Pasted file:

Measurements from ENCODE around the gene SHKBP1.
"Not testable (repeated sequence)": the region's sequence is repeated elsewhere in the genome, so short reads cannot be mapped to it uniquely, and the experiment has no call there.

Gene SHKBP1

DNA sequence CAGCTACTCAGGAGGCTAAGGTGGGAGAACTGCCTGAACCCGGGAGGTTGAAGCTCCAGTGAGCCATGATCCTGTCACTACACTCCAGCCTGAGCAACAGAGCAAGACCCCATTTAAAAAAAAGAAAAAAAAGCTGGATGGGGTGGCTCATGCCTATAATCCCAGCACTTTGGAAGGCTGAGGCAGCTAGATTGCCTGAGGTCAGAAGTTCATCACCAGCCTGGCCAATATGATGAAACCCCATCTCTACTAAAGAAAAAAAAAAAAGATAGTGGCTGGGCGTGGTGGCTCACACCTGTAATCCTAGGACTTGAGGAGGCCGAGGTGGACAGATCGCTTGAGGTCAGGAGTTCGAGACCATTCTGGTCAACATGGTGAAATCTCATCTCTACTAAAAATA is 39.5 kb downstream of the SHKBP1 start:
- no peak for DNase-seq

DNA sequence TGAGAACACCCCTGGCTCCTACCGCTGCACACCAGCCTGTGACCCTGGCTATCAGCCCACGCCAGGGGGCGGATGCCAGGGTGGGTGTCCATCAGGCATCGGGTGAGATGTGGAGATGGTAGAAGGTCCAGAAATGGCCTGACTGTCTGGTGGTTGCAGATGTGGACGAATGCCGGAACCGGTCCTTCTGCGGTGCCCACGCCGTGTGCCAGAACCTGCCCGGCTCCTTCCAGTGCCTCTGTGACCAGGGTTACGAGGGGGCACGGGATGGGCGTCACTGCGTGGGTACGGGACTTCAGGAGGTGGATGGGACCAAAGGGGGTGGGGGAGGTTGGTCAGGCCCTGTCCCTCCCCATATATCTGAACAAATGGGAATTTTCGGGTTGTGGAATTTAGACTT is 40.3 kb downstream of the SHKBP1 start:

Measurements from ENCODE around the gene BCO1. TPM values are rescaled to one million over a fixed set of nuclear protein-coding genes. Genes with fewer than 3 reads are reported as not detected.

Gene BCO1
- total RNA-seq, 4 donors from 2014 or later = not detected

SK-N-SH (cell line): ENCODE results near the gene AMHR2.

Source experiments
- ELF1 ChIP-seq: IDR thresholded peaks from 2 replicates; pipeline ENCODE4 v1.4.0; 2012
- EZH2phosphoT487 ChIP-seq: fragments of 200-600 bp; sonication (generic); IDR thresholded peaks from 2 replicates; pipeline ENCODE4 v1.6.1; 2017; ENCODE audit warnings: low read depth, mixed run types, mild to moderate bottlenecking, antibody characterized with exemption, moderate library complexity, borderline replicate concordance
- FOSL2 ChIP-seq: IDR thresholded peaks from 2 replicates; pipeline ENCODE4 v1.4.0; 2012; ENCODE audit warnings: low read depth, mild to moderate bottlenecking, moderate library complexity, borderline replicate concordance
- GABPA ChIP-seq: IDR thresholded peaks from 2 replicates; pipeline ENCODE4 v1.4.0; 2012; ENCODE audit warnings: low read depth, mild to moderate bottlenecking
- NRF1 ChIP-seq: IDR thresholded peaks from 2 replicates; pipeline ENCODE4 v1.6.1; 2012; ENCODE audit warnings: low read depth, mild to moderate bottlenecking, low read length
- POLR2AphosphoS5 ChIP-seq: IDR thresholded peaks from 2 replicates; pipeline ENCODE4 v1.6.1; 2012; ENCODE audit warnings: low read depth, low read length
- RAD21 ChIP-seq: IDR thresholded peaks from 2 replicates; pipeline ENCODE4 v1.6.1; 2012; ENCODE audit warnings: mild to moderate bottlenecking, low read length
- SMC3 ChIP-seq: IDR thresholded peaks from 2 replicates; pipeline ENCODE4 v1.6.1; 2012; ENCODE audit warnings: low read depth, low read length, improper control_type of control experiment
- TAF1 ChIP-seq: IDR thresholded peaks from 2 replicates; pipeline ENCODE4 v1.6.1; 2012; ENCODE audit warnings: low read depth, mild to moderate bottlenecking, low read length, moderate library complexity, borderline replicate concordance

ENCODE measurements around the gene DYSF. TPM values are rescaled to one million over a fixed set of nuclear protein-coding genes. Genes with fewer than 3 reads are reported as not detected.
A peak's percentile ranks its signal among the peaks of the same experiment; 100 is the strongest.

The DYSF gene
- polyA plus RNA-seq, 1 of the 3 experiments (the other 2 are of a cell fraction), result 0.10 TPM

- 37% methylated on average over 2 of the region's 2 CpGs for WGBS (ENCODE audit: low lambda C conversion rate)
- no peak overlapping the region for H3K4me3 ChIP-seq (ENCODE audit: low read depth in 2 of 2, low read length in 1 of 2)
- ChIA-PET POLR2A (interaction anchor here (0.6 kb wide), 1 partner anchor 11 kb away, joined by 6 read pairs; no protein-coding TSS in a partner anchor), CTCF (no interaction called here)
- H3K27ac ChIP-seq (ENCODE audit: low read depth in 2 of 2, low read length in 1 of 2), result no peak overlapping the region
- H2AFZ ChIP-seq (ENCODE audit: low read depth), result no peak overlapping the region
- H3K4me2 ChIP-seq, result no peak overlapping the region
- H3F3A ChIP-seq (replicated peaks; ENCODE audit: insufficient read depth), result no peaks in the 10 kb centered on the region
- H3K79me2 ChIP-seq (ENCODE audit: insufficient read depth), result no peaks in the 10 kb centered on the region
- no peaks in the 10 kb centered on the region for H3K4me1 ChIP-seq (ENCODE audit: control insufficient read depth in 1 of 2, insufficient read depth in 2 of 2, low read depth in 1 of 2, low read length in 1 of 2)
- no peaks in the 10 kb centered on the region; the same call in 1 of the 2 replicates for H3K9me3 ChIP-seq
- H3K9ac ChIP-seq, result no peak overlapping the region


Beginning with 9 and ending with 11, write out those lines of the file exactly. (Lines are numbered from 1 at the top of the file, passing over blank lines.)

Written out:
- total RNA-seq, 4 donors from 2014 or later = not detected

SK-N-SH (cell line): ENCODE results near the gene AMHR2.

Source experiments